If you’ve been glued to BBC1 on Monday nights at 9pm for the last few weeks, chances are you’ve seen Ashley Pharoah’s name flash up on screen during the credits of the instant classic Life on Mars.
He’s one of the co-creators and co-writers along with legendary TV scribe Tony Jordan and the so-talented-it-hurts Matthew Graham. But that’s not all, Ashley has created no fewer than five successful returning drama series, including Where the Heart Is, the criminally underrated Life Support, Down to Earth and Paradise Heights, as well as recently adapting Tom Brown’s Schooldays and Under the Greenwood Tree for ITV.
He seems to never stop working and he’s a darn nice bloke to boot. So how does he do it? Let’s ask him…
How did the idea for Life on Mars come about with co-creators Tony Jordan and Matthew Graham?
About eight years ago the production company KUDOS sent the three of us off to a hotel in Blackpool for a long weekend with the brief to come up with some series ideas. We had all just written on CITY CENTRAL and didn't fancy doing another cop show but somehow we got talking about THE SWEENEY and thought it would be amusing to see a techno modern cop in the seventies. It all mushroomed from that core idea.
How long did it take to get off the ground and was it always intended for the Beeb or was it taken to Kudos first?
Kudos put the three of us together. We pitched it to then controller of BBC1 who had some reservations but commissioned Matthew to write a script. After a few drafts the BBC decided to pass on the project. But a BBC producer called John Yorke always liked the idea and when he went to C4 he took the project with him. Matthew wrote dozens of versions of the first episode and we were just about to get a green light when C4 got cold feet and rejected it. By now, though, Julie Gardner was at BBC Wales so Kudos took it to her and she loved it and managed to persuade the powers that be that it was worth making.
How did you divide up the writing duties - did you have a writers’ room, or was it more of an organic meeting process between you, Kudos and the Beeb?
The three writers storylined it with Jane Featherstone and Claire Parker from Kudos. That was a lot of fun. Because C4 had turned it down I'd got myself booked up and could only write one episode, so Matthew became lead writer and executive producer. It's an interesting series in that it can accommodate different writers' voices so we chose the episodes closest to our hearts and went from there.
Can you give us any hints at what might happen to Sam and the Gene Genie in series two of Life on Mars?
If I knew I would! We're only just starting the writing period now. Suffice to say there will be lots of homo-erotic bonding in grim Manchester pubs.
As a creator of a number of returning TV series, what tips would you give to writers who think they’ve got a cracking idea for a new drama?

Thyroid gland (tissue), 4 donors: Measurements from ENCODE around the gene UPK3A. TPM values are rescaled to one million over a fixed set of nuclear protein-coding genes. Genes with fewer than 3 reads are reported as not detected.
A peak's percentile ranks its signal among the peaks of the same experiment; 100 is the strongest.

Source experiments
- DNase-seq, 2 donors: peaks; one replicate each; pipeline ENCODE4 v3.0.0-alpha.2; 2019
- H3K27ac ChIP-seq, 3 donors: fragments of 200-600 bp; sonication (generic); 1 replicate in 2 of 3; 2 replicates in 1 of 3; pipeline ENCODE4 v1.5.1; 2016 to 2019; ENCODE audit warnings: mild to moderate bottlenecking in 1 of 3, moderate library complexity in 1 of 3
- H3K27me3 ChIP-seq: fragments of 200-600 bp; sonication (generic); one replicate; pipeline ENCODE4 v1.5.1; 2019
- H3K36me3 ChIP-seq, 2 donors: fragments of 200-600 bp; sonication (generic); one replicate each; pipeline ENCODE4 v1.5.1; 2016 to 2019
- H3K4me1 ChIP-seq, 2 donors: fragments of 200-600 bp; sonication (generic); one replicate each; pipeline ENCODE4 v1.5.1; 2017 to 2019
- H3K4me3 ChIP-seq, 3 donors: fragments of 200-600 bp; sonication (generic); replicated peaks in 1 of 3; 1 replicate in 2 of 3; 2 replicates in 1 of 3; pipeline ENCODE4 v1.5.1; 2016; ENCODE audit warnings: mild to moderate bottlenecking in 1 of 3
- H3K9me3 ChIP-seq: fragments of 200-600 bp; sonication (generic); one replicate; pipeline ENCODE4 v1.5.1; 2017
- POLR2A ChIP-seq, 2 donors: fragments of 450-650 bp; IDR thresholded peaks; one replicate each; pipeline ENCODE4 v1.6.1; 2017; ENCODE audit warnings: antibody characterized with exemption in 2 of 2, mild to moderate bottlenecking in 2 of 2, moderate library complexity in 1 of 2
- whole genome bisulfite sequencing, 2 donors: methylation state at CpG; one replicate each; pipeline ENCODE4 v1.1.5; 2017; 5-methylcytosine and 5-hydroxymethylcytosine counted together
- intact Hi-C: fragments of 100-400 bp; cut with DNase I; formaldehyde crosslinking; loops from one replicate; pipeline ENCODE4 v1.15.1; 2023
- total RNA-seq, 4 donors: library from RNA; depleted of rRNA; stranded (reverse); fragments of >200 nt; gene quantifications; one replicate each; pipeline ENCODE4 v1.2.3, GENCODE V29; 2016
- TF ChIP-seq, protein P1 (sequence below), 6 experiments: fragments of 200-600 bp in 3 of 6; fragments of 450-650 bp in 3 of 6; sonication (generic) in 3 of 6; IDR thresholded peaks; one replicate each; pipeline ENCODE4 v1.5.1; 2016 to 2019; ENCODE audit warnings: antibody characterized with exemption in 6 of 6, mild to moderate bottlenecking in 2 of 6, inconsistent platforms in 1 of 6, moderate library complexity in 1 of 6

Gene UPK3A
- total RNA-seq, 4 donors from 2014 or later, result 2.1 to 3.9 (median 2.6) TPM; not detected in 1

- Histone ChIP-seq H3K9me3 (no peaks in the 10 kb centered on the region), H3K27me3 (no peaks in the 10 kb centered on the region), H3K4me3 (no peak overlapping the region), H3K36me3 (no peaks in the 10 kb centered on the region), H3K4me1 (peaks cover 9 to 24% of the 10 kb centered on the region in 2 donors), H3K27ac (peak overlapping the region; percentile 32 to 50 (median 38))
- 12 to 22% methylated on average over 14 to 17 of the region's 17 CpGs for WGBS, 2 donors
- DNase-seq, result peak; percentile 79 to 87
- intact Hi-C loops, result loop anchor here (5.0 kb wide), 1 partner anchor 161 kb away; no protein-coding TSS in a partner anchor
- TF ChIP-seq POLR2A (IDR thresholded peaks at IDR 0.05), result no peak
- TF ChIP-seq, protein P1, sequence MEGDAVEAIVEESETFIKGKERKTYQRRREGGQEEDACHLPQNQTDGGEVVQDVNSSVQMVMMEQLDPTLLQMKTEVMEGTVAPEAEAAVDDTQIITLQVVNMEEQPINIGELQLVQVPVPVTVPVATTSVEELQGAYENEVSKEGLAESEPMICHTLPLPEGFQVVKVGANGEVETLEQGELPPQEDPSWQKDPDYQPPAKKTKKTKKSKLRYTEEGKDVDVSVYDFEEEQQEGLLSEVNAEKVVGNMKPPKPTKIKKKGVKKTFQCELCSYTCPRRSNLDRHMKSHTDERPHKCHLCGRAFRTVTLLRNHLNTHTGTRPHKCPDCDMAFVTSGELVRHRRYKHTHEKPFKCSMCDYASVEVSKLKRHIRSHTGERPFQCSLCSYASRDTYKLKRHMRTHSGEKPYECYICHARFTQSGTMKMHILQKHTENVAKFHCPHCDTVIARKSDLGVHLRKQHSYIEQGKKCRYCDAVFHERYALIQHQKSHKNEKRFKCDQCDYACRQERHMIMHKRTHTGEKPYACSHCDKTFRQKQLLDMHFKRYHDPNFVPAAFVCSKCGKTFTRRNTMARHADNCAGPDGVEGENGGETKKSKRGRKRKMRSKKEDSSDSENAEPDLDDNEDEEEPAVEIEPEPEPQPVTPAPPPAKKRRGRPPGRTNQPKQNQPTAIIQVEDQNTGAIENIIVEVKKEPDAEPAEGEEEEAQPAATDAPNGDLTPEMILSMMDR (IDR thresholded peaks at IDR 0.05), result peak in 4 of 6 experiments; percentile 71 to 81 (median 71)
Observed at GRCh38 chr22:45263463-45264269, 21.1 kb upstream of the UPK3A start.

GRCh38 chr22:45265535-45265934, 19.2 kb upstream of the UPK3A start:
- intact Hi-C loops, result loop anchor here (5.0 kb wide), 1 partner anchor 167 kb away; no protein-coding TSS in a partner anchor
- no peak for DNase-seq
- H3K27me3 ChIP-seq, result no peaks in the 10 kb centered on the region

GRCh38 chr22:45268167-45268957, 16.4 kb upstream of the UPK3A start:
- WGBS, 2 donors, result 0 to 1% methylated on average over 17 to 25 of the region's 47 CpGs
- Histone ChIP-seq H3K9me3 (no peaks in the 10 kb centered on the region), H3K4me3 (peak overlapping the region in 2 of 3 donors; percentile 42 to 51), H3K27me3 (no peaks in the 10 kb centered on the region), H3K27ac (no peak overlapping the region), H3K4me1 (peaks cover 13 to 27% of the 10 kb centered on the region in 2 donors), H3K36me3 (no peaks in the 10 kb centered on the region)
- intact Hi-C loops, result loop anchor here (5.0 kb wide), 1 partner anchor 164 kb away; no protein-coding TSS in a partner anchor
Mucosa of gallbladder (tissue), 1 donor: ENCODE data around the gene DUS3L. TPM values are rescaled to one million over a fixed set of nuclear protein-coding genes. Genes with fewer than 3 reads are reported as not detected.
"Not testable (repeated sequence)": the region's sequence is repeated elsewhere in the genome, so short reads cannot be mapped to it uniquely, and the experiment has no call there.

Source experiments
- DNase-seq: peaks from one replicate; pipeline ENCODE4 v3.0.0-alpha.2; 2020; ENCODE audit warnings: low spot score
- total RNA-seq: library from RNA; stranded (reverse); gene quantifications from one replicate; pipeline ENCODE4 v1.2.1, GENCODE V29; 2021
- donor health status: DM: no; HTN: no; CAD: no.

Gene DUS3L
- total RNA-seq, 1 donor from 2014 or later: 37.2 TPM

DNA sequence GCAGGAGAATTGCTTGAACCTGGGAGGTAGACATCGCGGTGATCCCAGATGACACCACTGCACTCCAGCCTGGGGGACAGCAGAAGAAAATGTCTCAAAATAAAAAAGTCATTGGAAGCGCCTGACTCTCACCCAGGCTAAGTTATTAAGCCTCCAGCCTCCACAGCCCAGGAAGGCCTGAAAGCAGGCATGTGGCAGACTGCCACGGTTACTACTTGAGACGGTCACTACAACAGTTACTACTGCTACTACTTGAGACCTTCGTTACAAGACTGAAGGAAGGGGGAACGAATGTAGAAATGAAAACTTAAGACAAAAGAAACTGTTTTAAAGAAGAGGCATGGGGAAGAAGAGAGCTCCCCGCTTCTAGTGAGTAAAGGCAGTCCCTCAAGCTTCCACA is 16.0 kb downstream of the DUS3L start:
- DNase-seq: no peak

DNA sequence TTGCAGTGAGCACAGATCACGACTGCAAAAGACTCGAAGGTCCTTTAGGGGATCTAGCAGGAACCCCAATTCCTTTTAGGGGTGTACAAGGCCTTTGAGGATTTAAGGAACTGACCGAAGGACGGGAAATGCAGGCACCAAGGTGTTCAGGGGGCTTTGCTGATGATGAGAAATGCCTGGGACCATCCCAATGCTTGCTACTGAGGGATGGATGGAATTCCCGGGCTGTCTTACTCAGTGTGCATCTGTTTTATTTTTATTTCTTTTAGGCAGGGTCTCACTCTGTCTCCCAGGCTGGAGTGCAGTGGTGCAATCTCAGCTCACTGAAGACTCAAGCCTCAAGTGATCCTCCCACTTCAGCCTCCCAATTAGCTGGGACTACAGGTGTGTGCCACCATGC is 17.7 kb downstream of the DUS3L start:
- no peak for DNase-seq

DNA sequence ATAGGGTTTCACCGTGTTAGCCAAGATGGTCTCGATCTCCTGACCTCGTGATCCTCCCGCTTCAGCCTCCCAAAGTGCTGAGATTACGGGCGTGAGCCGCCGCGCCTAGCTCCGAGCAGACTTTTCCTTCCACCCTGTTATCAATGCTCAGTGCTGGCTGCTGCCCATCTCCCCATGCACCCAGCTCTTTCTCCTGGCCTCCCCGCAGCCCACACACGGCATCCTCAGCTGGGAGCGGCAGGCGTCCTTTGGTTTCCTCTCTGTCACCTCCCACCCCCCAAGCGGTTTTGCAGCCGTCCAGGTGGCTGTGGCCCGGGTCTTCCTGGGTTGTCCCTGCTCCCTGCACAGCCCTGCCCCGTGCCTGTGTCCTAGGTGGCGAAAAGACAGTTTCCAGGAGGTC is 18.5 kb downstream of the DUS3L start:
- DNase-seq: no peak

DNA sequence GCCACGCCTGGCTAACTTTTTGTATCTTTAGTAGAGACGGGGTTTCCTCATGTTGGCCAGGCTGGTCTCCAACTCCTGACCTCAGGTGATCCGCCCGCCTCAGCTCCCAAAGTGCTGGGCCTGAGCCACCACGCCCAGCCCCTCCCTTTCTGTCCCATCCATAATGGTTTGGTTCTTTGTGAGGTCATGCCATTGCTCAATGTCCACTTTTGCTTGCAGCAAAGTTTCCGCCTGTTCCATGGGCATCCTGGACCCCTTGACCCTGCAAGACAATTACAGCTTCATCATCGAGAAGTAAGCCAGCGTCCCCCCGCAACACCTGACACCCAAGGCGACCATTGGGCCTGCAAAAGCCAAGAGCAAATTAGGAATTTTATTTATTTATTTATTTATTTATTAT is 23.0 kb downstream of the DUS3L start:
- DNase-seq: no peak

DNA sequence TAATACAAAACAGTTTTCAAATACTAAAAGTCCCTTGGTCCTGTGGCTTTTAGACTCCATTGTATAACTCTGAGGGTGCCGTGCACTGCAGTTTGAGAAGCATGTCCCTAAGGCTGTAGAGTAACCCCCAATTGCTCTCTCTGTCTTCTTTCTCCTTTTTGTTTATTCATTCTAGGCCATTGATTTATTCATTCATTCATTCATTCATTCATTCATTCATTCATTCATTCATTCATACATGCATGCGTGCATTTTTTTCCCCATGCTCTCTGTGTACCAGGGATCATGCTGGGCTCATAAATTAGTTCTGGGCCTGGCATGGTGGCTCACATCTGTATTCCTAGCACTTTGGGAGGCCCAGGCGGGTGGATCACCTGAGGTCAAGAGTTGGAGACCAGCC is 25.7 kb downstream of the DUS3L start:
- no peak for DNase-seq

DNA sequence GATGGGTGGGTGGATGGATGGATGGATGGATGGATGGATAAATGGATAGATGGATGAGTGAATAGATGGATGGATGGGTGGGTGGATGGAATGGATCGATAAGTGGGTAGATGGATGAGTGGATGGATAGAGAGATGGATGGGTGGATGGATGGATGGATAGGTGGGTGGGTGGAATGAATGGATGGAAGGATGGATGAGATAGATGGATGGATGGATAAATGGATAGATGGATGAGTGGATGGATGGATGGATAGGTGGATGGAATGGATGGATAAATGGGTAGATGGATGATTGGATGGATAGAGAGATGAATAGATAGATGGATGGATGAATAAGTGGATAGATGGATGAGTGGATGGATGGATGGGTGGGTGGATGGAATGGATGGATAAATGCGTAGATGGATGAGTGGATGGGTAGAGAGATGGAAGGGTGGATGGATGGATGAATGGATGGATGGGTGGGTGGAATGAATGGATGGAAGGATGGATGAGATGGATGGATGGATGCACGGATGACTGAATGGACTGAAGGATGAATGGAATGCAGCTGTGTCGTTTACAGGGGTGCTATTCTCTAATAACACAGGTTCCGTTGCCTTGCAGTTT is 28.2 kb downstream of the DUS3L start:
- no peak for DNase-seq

One way is to think to yourself what would episode 8 of series 3 be like. In other words, does your idea have "legs"? Is there enough conflict in the premise to throw up endless future storylines? Otherwise it might work better as a serial or movie.
What do you think of the UK TV market for new writers?
I think it's pretty exciting. A lot of drama on a lot of channels, all looking for new talent. It's always difficult to break in but I think it's easier now than it's ever been. IF you're good!
Do you write spec feature scripts or are you having too much fun writing for TV?
Haven't written a spec one in years. I've got a commissioned one floating around the place trying to attract money. But I'm so busy at the moment in television that I simply don't have time for spec movies. Maybe one day. Also, you have so much more influence as a writer in TV than you do in film - it would be hard to give that up.
Would you/have you ever consider Hollywood?
Only if invited! Never fancied being one of those taxi driver-writers who infest LA, desperate for a break. I've spoken to some Hollywood writers and they rather envy us our ability to write lots of different stuff - adaptations; thrillers; serials; series etc. I'm pretty happy where I am. And they don't have cider in LA.
Are you attached to a particular production company or do you prefer to be a freelance writer available to anyone?
I love being freelance. Recently I've worked mostly with Kudos, Company Pictures and Ecosse because I admire the people there. But I'm idea led, and will go anywhere.
How difficult was it getting your career off the ground?
It was both easy and difficult! The first script I ever wrote when I was 20 (a radio play) got bought by the BBC. I went to film school and my graduation film got nominated for a Bafta. I got movie commissions and then... nothing! For years. On the dole, confidence seeping away. Then I got myself a gig on EASTENDERS and it all started again.
If you weren’t a screenwriter, what else would you be?
Absolutely no idea! I'd probably be wearing a crumpled linen suit and teaching English in Bulawayo or something. I'm unemployable as I've only ever wanted to be a writer.
What’s your favourite TV shows (that you don’t write)?
I'm really enjoying BOSTON LEGAL at the moment. THE WEST WING. I was a very big fan of an Australian series from a few years back, SECRET LIFE OF US. If I was being honest it's probably the RUGBY CLUB on Sky!
And finally: dinner at the Ivy or quiet night in with a pizza?
There is something to be said for the Ivy's corned beef hash and a glass of Merlot but I'm a home bod, really.
***UPDATE***: You can read an extended Q&A session with Ashley, pre-Life on Mars, with the BBC Writers’ Room.